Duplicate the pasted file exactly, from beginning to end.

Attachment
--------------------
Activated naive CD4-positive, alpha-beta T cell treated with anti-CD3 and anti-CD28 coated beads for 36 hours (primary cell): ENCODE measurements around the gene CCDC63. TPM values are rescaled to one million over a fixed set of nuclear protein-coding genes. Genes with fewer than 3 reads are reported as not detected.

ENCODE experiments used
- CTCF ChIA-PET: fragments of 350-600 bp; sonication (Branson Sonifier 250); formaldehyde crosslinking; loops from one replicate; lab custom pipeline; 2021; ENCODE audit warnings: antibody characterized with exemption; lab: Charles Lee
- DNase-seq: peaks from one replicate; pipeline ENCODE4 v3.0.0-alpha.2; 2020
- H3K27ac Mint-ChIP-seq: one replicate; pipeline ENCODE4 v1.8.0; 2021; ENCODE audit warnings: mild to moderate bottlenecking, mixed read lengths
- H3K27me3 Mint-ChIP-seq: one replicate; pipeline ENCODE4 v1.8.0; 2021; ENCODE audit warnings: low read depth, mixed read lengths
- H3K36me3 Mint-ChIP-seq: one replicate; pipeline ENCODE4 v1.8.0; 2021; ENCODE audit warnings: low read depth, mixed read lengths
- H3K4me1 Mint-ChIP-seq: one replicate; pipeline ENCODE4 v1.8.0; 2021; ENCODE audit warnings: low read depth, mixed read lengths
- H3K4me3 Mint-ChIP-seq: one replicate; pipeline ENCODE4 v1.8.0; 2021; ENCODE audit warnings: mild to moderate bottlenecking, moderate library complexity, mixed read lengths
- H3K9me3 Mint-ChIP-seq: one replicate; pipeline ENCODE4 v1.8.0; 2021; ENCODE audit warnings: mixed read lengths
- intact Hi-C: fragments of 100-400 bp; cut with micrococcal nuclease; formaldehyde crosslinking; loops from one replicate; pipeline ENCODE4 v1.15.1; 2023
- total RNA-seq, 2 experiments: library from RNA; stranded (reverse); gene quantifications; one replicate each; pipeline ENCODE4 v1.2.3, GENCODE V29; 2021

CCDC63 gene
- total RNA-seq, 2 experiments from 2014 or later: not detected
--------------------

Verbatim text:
Activated naive CD4-positive, alpha-beta T cell treated with anti-CD3 and anti-CD28 coated beads for 36 hours (primary cell): ENCODE measurements around the gene CCDC63. TPM values are rescaled to one million over a fixed set of nuclear protein-coding genes. Genes with fewer than 3 reads are reported as not detected.

ENCODE experiments used
- CTCF ChIA-PET: fragments of 350-600 bp; sonication (Branson Sonifier 250); formaldehyde crosslinking; loops from one replicate; lab custom pipeline; 2021; ENCODE audit warnings: antibody characterized with exemption; lab: Charles Lee
- DNase-seq: peaks from one replicate; pipeline ENCODE4 v3.0.0-alpha.2; 2020
- H3K27ac Mint-ChIP-seq: one replicate; pipeline ENCODE4 v1.8.0; 2021; ENCODE audit warnings: mild to moderate bottlenecking, mixed read lengths
- H3K27me3 Mint-ChIP-seq: one replicate; pipeline ENCODE4 v1.8.0; 2021; ENCODE audit warnings: low read depth, mixed read lengths
- H3K36me3 Mint-ChIP-seq: one replicate; pipeline ENCODE4 v1.8.0; 2021; ENCODE audit warnings: low read depth, mixed read lengths
- H3K4me1 Mint-ChIP-seq: one replicate; pipeline ENCODE4 v1.8.0; 2021; ENCODE audit warnings: low read depth, mixed read lengths
- H3K4me3 Mint-ChIP-seq: one replicate; pipeline ENCODE4 v1.8.0; 2021; ENCODE audit warnings: mild to moderate bottlenecking, moderate library complexity, mixed read lengths
- H3K9me3 Mint-ChIP-seq: one replicate; pipeline ENCODE4 v1.8.0; 2021; ENCODE audit warnings: mixed read lengths
- intact Hi-C: fragments of 100-400 bp; cut with micrococcal nuclease; formaldehyde crosslinking; loops from one replicate; pipeline ENCODE4 v1.15.1; 2023
- total RNA-seq, 2 experiments: library from RNA; stranded (reverse); gene quantifications; one replicate each; pipeline ENCODE4 v1.2.3, GENCODE V29; 2021

CCDC63 gene
- total RNA-seq, 2 experiments from 2014 or later: not detected